SYDNEY — Qantas Airways Ltd plans to reduce carbon emissions by about 25% by 2030, in part by boosting sustainable aviation fuel to 10% of its fuel mix and increasing the fuel efficiency of flights by 1.5% a year.
Qantas, one of the first carriers in the world to pledge to slash carbon emissions to net zero by 2050, has been moving to align itself more closely with corporate customers looking for drastic cuts in emissions from business travel well before that date.
“What we are seeing from our customer base is a lot of customers we already know would be willing to pay more to travel sustainably,” Chief Executive Alan Joyce told reporters on Thursday.
Several companies, such as HSBC, Zurich Insurance , Bain & Company and S&P Global, have already announced plans to quickly cut business travel emissions by as much as 70%.
“Hydrogen or electric powered aircraft are several decades away, particularly for the length of most flights, so our plan is focused on the technology that is within reach today,” Joyce said.
The target of 10% sustainable aviation fuel (SAF) by 2030 is in line with a goal set by the oneworld airline alliance, in which it is a member, in October 2021.
British Airways owner IAG has set a target of a 20% reduction in net emissions by 2030, while Finnair has a more ambitious aim for a 50% cut from 2019 emissions levels by 2025.
Qantas has begun purchasing SAF for its flights from London to help reduce carbon emissions on those journeys by around 10% and from 2025, it will use biofuels on flights from Los Angeles and San Francisco.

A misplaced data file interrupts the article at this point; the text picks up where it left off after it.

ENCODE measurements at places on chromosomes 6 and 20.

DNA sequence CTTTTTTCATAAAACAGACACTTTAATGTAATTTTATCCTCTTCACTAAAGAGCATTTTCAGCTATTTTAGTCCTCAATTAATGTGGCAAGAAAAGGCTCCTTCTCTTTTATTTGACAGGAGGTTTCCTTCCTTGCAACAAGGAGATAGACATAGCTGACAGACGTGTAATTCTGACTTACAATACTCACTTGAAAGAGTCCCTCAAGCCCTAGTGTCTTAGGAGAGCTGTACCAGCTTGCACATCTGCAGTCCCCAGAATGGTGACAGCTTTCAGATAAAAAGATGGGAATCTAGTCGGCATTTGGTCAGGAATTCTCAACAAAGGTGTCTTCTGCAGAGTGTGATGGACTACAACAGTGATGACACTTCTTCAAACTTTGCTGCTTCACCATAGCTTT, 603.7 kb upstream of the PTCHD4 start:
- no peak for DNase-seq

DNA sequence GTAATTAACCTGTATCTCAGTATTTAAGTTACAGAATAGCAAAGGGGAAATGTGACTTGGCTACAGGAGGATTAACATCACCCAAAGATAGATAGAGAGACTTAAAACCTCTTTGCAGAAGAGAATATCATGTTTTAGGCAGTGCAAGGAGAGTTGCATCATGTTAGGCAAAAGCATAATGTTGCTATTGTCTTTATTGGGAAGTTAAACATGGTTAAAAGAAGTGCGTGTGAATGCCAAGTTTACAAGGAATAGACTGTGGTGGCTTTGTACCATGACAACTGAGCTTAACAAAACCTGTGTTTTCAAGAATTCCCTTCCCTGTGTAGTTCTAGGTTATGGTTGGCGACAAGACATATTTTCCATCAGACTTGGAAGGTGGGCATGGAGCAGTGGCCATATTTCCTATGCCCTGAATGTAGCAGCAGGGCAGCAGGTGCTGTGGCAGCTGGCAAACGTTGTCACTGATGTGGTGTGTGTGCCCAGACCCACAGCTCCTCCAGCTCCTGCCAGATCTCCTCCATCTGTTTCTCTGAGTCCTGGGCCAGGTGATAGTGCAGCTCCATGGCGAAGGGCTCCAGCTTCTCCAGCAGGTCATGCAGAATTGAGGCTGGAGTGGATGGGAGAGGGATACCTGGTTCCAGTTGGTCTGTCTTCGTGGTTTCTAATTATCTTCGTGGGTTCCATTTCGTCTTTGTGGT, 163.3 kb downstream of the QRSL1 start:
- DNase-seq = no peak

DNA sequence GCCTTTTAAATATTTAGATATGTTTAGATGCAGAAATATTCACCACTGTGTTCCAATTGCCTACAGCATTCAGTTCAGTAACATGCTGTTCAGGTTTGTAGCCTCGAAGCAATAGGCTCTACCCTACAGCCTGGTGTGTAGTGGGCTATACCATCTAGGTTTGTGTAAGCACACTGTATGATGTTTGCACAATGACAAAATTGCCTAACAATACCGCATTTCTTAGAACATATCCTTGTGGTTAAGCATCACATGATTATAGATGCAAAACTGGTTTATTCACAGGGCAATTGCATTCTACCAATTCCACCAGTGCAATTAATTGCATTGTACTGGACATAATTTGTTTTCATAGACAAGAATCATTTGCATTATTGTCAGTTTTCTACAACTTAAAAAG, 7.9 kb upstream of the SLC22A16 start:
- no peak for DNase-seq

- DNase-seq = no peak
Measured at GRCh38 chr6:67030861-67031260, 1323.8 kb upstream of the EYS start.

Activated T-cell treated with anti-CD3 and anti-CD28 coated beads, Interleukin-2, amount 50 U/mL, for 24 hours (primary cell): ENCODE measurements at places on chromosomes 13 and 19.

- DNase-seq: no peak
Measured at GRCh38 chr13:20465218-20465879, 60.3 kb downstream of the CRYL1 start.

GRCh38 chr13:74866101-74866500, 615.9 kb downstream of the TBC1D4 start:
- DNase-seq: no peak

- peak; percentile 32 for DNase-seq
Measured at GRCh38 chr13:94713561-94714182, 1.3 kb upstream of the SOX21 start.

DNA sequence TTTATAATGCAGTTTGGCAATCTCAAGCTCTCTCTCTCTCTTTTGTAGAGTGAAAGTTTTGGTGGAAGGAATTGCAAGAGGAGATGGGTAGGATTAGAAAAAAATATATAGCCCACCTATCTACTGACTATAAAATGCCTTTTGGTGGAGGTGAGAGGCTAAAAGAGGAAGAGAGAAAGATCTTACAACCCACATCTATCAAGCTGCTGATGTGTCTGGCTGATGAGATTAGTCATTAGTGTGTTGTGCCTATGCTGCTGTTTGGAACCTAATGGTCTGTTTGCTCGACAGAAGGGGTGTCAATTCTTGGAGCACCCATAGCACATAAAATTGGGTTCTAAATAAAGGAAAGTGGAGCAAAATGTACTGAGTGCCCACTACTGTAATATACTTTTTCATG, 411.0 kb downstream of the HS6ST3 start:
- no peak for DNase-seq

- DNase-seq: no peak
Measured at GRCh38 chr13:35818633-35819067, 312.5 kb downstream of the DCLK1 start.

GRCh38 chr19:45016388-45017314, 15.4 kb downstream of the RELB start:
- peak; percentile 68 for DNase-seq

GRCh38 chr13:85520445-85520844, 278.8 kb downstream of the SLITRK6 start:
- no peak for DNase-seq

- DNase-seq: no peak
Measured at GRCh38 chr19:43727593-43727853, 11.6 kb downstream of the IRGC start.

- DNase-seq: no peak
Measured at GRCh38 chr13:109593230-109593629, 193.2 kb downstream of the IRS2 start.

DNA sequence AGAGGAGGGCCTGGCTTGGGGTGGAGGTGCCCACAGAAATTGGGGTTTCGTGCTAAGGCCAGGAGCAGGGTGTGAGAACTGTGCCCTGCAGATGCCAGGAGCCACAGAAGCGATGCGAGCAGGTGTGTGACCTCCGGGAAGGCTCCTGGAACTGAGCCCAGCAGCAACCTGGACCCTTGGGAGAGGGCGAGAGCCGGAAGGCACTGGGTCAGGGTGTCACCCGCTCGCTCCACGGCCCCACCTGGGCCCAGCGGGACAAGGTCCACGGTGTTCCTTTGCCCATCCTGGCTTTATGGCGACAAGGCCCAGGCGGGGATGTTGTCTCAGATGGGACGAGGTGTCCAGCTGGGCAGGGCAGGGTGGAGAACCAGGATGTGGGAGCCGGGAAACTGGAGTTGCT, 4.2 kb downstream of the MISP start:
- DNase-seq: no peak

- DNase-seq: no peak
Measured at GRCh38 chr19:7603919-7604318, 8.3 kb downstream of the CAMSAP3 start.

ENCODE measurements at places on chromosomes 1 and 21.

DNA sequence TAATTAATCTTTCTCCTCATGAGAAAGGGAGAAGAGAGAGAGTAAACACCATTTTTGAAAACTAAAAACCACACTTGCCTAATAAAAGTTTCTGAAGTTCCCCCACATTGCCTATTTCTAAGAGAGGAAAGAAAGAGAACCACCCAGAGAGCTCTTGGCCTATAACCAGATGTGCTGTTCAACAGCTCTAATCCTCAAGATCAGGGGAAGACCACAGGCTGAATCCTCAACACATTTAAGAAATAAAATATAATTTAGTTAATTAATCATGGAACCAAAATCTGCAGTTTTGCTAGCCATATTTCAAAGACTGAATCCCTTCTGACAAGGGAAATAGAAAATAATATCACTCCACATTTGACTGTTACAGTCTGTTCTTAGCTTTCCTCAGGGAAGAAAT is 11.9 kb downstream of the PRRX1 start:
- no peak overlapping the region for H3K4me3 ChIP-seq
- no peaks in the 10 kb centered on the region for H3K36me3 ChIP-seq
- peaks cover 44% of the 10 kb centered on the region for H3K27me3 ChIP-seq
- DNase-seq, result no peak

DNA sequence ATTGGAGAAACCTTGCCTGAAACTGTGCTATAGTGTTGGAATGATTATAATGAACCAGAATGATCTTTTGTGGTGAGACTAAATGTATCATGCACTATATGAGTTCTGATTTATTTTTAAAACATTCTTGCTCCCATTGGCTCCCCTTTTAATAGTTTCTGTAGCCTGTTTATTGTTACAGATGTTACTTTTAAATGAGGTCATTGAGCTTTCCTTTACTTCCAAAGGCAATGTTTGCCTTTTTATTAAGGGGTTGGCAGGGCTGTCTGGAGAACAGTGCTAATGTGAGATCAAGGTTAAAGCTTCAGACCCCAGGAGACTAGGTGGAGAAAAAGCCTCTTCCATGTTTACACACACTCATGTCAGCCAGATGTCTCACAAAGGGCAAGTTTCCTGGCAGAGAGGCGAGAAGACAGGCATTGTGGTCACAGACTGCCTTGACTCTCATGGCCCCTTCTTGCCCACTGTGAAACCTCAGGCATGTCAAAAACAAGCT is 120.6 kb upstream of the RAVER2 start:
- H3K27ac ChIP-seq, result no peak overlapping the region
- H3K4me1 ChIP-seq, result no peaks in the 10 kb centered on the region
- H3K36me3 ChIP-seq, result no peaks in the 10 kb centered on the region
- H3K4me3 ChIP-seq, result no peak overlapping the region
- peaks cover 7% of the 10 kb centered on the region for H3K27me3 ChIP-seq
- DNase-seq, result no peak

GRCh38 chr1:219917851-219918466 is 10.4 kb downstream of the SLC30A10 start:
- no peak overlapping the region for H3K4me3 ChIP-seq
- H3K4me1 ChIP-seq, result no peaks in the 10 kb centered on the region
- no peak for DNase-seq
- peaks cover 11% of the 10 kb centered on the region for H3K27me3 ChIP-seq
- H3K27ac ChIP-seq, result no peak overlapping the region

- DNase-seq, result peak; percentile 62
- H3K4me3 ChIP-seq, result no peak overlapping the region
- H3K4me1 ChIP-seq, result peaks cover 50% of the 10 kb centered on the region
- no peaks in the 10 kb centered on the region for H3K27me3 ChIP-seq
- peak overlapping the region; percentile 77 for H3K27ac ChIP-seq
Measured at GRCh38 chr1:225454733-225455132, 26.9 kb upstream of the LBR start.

The airline will invest A$50 million ($37.54 million) to help develop a SAF industry in Australia, but more government support is also needed, Joyce said.
“It would be a shame if Qantas meets its 10% sustainable aviation fuel target in 2030 by buying offshore,” he said.
The industry-wide target of net zero emissions by 2050 relies on boosting use of SAF from less than 0.1% today to 65% by 2050 as well as new engine technologies.
Qantas is nearing a major order for Airbus’ latest generation narrowbody planes that would replace its fleet of older Boeing 737-800s and 717s, allowing for fuel savings of 15-20%. A firm order is expected by mid-year, Qantas said on Thursday.
The airline also expects within a decade there could be hybrid-electric engines retrofitted on its turboprops, Chief Sustainability Officer Andrew Parker said.
Qantas said it would consider the cost of carbon in investment decisions and link climate change performance targets to executive pay from the financial year starting in July.
Qantas also plans to eliminate single-use plastics by 2027 as part of its broader environmental goals. ($1 = 1.3321 Australian dollars) (Reporting by Jamie Freed; Editing by Leslie Adler, Bernard Orr and Jane Wardell)